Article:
Emily LakdawallaMar 25, 2013

LPSC 2013: The Smaller They Are, The Better They Shake

I only returned from the Lunar and Planetary Science Conference yesterday and spent nearly all of today replying to a week's worth of email and taking care of loose ends. So it is just awesome that one of the things that was cluttering my inbox was an email from scientist Jim Richardson with really cool movies that propose to explain how the same physics of impact cratering can produce such differently-appearing surfaces as those of the Moon, large asteroids like Eros, and teeny ones like Itokawa. (Here's his abstract, and here's an electronic version of his poster.)

To set the stage, consider the surface of the Moon:

Oblique view of the lunar limb from Apollo 10
Oblique view of the lunar limb from Apollo 10 Taken on May 23, 1969, of highlands terrain on the farside of the Moon. NASA

And Eros:

Asteroid 433 Eros
Asteroid 433 Eros Eros' northern hemisphere as seen by the NEAR spacecraft on February 29, 2000. The view is a mosaic of six images. NASA / JHU APL

And Itokawa:

Itokawa from 270 degrees longitude
Itokawa from 270 degrees longitude ISAS / JAXA

Jim's work deals primarily with the physics of impact cratering and how they produce different-appearing planetary surfaces. In the past, I've reported on how he produced models of the cratered surfaces of Saturn's moons, and used them to learn about how the sizes of comets could've changed with time. This time around, he asked: how does seismic shaking affect cratered surfaces? When an impactor hits any body, it generates earthquake waves that jiggle the surface. This jiggling has two main effects on surfaces composed of weakly connected pieces, which is what these heavily cratered things' uppermost layer (called regolith) is made of. First, it acts to flatten out any topography. Second, it tends to cause little grains to fall down between big grains, leaving a pavement of gravel and coarser stuff on top with the dust hidden below.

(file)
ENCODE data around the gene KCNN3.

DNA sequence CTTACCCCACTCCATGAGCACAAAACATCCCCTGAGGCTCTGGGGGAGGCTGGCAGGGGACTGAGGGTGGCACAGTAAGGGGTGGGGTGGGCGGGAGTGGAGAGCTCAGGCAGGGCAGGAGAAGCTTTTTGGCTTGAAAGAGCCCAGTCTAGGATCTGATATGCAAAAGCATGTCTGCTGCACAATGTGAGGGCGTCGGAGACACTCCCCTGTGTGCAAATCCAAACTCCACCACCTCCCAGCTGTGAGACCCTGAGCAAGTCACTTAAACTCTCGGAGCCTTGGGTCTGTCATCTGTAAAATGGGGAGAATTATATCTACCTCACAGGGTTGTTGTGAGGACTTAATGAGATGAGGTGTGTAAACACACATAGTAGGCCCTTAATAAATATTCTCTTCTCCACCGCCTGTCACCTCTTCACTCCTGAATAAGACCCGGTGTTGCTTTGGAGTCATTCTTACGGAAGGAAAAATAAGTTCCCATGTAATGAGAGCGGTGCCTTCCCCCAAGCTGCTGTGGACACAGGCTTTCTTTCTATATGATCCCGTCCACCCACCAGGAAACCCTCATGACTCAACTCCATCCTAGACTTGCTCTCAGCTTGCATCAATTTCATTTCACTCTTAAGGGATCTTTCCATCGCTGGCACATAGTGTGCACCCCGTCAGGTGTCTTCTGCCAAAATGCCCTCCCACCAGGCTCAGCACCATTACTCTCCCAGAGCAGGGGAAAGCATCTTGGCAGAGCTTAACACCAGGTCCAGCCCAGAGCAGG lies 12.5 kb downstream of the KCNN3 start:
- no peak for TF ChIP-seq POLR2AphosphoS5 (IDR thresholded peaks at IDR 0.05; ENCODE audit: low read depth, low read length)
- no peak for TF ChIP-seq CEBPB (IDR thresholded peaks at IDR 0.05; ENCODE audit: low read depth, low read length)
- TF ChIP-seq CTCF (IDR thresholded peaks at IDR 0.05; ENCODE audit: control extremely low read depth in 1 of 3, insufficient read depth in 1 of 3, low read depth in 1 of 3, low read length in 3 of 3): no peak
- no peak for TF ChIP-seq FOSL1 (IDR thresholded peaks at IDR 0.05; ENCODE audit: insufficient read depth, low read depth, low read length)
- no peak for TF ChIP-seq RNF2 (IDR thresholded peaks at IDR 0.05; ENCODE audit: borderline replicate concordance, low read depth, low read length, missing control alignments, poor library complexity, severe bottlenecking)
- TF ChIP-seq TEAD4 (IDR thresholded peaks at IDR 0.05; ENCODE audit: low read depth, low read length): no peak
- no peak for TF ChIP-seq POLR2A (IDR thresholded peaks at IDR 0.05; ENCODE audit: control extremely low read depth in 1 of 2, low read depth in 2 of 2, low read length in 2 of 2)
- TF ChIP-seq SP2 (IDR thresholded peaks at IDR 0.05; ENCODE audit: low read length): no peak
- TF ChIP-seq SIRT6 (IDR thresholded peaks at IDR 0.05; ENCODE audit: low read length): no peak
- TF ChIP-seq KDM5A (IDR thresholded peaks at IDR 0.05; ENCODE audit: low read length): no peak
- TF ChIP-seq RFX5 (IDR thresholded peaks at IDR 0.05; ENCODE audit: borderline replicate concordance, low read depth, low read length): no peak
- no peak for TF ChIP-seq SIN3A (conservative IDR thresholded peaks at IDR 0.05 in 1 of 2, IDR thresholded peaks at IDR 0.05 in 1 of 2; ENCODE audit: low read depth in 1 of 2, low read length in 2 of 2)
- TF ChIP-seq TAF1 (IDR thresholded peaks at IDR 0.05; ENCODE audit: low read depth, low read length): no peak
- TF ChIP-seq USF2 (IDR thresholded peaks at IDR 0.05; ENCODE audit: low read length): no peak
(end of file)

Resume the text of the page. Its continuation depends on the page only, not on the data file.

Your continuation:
Jim was interested mostly in the first effect. What he found was that the different appearances among these three surfaces mostly hinges upon the way that their different surface gravity affects how well this seismic shaking can move particles around the surface.

Here's what happens on the Moon, which is sort of the standard by which all other cratered surfaces are judged. It's the result of one of Jim's simulations, looking at a fairly small scale by comparison to the size of the Moon (notice that the largest craters are about 10 kilometers across). Lunar gravity is lower than Earth but still significant, at 1.63 m/s2. Jim wrote: " In the lunar gravity field, impact-induced seismic shaking is a 'local' event, affecting the area directly around each newly formed crater only."

Simulating lunar cratering
Simulating lunar cratering Small craters reach crater density equilibrium in accordance with Gault (Radio Science, 1970) and J.E. Richardson (Icarus, 2009), at a steady, cumulative power law slope of ~ - 2, and typical "empirical saturation" levels (dotted lines). Jim Richardson

Here's the same size area on Eros. Jim says that in this regime, where the acceleration due to gravity is only 0.005 m/s2, "impact-induced seismic shaking is a much more widespread event, with each new impactor of a few meters in diameter producing a 'global' seismic event that slowly degrades craters over time, especially the smallest visible craters."

Simulating Eros cratering
Simulating Eros cratering Small craters reach crater density equilibrium in accordance with Richardson, et al. (Science, 2004; Icarus, 2005), displaying the "paucity of small craters" first described in Veverka et al. (2000) and Chapman et al. (Icarus, 2002), despite having an impactor population rich in small impactors. Jim Richardson

Finally, here's Itokawa. We're looking at a much smaller scale here, because Itokawa is so small; the smallest craters are 20-ish meters in size. The force of gravity here is 50 times less than on Eros, only 0.0001 m/s2. Jim says: "In the Itokawa gravity field, impact-induced seismic shaking is a major, surface-affecting phenomenon, with each new impactor of a few centimeters in diameter producing a 'global' seismic event that rapidly degrades craters over time, even the largest ones produced on the surface."

Simulating Itokawa cratering
Simulating Itokawa cratering Here, craters reach a barely detectable crater density equilibrium, displaying the severe paucity of all craters first described in Fujiwara et al. (Science, 2006) and Michel et al. (Icarus, 2010), despite having an impactor population rich in small impactors. The thin, dotted, diagonal line marks the value corresponding to a single crater in each size bin on an R-plot. Jim Richardson

Now, the similarity between the crater size distributions that Jim created in these three simulations didn't just happen; he took the known size-frequency distributions and used them to determine some of Eros' and Itokawa's physical parameters (for instance, those that describe how efficiently the interior of each body transmits seismic waves).

Do you want to see these simulations in action? You're in luck, because Jim sent me movies, too. Enjoy! The lunar and Eros ones cover the same area, about 13.5 by 9 kilometers, while the Itokawa one covers a much smaller area, 279 by 186 meters.

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